Die Young Stay Pretty

Bright Young Things
Directed by Stephen Fry

In college I had the great fortune of having a professor, Dr. Arthur Young, who, in teaching a class on the 20th-century novel, encouraged his students to read not just the works themselves, but any and all materials relating to the time period in which they were written. For instance, in reading Virginia Woolf, I immersed myself in books about country homes and Edwardian entertaining, economic treatises and histories by Lytton Strachey. The overall effect, of course, was to get a much better understanding of the authors’ perspective, historical context and the characters’ lives.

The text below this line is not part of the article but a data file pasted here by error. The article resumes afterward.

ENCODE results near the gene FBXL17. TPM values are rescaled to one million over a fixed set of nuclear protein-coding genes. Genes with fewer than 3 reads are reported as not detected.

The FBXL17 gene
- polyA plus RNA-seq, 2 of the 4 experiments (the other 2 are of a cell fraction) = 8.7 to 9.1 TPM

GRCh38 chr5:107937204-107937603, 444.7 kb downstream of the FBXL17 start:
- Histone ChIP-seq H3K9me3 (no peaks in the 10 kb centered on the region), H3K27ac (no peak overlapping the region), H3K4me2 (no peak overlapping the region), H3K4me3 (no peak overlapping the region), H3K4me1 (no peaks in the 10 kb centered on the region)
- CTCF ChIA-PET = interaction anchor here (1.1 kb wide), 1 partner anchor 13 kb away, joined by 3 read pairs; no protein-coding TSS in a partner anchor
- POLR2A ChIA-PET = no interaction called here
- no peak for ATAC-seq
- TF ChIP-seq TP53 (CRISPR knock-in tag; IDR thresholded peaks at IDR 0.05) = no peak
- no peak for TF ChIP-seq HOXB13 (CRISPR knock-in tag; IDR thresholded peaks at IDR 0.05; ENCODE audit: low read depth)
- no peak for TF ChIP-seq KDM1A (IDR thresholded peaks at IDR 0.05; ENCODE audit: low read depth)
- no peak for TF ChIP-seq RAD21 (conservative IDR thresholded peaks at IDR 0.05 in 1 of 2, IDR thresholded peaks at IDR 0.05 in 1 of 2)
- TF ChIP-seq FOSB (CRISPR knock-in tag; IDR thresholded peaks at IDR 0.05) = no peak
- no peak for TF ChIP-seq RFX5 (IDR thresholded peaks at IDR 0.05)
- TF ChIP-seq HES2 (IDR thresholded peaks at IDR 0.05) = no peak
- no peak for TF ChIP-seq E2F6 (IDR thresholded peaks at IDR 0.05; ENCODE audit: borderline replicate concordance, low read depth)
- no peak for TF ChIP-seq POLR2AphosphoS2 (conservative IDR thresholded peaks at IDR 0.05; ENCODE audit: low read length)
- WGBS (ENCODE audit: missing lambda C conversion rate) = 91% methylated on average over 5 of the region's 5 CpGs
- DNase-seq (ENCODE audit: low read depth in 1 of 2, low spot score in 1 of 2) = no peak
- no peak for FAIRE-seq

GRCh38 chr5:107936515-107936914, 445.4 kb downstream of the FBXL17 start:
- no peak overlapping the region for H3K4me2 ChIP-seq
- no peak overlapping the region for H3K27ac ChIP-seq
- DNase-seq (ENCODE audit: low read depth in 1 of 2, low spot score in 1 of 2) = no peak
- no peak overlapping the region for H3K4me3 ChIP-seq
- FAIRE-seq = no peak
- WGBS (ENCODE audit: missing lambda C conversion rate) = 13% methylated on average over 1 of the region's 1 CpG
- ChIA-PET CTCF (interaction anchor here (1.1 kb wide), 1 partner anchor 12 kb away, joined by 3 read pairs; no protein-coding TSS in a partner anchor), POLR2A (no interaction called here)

I’ve often thought about this approach, particularly when watching too many bad or misguided period movies immersed in costumes and home decor, but have little to no sense of what the times were about. That said, I was happily surprised that Bright Young Things, Stephen Fry’s take on Evelyn Waugh’s Vile Bodies, displays such cognizance, not to mention dazzle and energy. Set in pre-World War II London, the movie follows the madcap antics of a bunch of young dandies, rich or pretending to be, as they drink, dance and party their way through life.